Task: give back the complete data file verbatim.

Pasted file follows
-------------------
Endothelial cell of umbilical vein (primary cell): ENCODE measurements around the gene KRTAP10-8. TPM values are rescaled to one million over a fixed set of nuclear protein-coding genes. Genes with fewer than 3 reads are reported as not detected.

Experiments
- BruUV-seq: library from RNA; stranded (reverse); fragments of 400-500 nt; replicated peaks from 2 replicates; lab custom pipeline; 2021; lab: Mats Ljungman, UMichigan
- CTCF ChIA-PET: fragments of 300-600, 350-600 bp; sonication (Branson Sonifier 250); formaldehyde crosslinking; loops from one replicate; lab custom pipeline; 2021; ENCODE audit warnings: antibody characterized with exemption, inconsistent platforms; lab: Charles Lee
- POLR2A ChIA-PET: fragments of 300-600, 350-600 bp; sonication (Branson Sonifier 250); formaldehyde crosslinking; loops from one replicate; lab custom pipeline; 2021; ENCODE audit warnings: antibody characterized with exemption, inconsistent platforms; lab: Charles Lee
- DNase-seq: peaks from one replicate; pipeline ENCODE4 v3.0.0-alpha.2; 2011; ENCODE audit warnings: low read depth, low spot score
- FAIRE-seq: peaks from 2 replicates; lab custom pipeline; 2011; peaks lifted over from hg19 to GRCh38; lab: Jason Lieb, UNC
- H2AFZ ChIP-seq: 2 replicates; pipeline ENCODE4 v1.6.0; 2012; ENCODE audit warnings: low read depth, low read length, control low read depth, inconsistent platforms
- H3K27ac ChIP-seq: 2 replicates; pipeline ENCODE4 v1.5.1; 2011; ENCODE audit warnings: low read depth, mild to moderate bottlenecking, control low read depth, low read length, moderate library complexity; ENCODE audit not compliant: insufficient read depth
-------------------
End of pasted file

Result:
Endothelial cell of umbilical vein (primary cell): ENCODE measurements around the gene KRTAP10-8. TPM values are rescaled to one million over a fixed set of nuclear protein-coding genes. Genes with fewer than 3 reads are reported as not detected.

Experiments
- BruUV-seq: library from RNA; stranded (reverse); fragments of 400-500 nt; replicated peaks from 2 replicates; lab custom pipeline; 2021; lab: Mats Ljungman, UMichigan
- CTCF ChIA-PET: fragments of 300-600, 350-600 bp; sonication (Branson Sonifier 250); formaldehyde crosslinking; loops from one replicate; lab custom pipeline; 2021; ENCODE audit warnings: antibody characterized with exemption, inconsistent platforms; lab: Charles Lee
- POLR2A ChIA-PET: fragments of 300-600, 350-600 bp; sonication (Branson Sonifier 250); formaldehyde crosslinking; loops from one replicate; lab custom pipeline; 2021; ENCODE audit warnings: antibody characterized with exemption, inconsistent platforms; lab: Charles Lee
- DNase-seq: peaks from one replicate; pipeline ENCODE4 v3.0.0-alpha.2; 2011; ENCODE audit warnings: low read depth, low spot score
- FAIRE-seq: peaks from 2 replicates; lab custom pipeline; 2011; peaks lifted over from hg19 to GRCh38; lab: Jason Lieb, UNC
- H2AFZ ChIP-seq: 2 replicates; pipeline ENCODE4 v1.6.0; 2012; ENCODE audit warnings: low read depth, low read length, control low read depth, inconsistent platforms
- H3K27ac ChIP-seq: 2 replicates; pipeline ENCODE4 v1.5.1; 2011; ENCODE audit warnings: low read depth, mild to moderate bottlenecking, control low read depth, low read length, moderate library complexity; ENCODE audit not compliant: insufficient read depth